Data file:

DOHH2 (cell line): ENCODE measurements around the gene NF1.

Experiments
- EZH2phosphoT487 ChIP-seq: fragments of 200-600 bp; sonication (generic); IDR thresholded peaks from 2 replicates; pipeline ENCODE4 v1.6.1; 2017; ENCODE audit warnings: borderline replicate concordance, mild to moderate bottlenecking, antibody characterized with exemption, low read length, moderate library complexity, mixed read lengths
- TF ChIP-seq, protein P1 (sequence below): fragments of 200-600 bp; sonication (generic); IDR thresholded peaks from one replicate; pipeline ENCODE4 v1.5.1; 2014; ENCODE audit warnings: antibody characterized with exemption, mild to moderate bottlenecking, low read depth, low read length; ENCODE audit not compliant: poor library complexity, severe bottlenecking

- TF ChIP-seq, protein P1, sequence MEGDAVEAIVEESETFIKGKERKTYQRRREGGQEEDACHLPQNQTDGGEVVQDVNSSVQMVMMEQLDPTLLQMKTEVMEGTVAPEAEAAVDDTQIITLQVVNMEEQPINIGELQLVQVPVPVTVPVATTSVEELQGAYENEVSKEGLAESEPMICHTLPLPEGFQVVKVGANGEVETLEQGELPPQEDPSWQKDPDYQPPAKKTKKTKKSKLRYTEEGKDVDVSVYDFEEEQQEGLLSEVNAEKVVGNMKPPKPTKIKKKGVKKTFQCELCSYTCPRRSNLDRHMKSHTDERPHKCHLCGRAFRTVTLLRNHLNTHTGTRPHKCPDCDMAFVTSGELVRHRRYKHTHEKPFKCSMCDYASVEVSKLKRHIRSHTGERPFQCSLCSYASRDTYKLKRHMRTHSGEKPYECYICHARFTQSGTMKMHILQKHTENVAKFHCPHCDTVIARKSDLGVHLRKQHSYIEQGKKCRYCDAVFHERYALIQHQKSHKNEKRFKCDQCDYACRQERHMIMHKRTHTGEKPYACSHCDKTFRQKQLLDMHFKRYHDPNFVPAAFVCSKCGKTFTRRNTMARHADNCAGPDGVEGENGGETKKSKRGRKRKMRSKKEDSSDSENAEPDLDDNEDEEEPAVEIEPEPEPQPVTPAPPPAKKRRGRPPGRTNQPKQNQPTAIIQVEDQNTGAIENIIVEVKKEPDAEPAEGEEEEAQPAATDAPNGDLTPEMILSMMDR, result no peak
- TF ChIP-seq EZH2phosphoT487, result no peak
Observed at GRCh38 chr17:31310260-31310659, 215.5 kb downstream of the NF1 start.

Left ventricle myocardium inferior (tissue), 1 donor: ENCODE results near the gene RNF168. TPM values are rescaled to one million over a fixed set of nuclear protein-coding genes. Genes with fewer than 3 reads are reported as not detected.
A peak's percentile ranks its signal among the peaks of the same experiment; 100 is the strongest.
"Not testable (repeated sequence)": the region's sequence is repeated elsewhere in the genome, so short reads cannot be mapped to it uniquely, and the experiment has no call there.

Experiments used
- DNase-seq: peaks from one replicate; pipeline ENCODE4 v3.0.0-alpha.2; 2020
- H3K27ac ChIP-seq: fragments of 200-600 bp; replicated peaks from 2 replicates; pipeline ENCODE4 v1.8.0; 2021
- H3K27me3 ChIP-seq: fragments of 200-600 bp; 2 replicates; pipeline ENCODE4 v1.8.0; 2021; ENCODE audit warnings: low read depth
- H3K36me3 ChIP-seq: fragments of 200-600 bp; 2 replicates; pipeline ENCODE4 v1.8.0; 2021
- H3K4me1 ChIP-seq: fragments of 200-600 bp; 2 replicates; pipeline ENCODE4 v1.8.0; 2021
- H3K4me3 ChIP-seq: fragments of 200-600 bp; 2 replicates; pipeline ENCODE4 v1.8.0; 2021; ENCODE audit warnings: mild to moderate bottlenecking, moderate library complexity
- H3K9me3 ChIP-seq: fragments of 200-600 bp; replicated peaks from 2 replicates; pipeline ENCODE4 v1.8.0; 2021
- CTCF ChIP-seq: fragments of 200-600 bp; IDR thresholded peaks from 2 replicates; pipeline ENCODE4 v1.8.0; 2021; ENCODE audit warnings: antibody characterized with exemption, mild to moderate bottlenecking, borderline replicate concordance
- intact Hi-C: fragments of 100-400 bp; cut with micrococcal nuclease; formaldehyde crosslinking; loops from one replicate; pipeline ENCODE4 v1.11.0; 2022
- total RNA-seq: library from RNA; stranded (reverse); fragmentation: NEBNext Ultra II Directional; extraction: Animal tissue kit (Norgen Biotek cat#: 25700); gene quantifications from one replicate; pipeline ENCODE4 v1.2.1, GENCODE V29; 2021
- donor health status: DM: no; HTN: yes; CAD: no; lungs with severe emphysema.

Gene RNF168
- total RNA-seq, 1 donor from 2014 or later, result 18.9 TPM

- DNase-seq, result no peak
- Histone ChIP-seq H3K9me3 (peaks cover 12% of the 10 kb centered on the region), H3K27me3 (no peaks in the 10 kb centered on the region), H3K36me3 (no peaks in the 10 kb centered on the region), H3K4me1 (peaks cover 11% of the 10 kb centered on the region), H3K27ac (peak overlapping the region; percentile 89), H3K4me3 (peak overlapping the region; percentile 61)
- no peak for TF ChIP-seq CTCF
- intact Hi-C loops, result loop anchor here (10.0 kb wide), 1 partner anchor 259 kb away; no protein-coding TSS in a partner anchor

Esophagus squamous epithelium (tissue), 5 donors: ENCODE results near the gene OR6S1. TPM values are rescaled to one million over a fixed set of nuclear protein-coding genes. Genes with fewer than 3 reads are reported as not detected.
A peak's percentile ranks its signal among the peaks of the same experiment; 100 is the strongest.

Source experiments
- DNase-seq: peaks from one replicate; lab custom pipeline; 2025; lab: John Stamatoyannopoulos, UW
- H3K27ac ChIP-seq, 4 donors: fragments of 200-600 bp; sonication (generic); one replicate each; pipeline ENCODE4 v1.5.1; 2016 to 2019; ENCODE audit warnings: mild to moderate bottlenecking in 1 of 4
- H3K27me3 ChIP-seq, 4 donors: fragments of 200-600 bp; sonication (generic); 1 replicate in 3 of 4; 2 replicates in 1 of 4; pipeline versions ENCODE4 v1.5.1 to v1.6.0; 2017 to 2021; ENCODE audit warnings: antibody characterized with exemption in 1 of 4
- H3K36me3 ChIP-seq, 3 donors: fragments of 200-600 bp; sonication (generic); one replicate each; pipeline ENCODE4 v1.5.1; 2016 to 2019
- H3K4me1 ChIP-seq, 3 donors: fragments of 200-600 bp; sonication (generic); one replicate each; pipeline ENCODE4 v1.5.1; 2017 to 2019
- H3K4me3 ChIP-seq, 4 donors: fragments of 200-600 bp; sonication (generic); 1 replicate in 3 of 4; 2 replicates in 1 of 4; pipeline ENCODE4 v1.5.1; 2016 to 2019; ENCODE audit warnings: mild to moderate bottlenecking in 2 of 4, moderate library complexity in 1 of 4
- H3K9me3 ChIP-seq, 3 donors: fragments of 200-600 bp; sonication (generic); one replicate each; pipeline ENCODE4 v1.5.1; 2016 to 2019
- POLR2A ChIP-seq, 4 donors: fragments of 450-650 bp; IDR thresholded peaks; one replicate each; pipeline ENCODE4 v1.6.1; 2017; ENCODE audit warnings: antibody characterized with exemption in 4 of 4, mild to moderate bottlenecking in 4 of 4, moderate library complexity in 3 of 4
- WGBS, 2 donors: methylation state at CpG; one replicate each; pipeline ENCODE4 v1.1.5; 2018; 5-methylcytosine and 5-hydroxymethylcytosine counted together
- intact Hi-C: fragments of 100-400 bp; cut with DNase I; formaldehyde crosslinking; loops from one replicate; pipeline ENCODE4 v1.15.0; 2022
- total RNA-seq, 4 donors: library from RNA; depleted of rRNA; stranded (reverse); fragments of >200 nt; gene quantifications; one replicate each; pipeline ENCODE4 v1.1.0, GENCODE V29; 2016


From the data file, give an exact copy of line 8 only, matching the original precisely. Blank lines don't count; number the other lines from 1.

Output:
Left ventricle myocardium inferior (tissue), 1 donor: ENCODE results near the gene RNF168. TPM values are rescaled to one million over a fixed set of nuclear protein-coding genes. Genes with fewer than 3 reads are reported as not detected.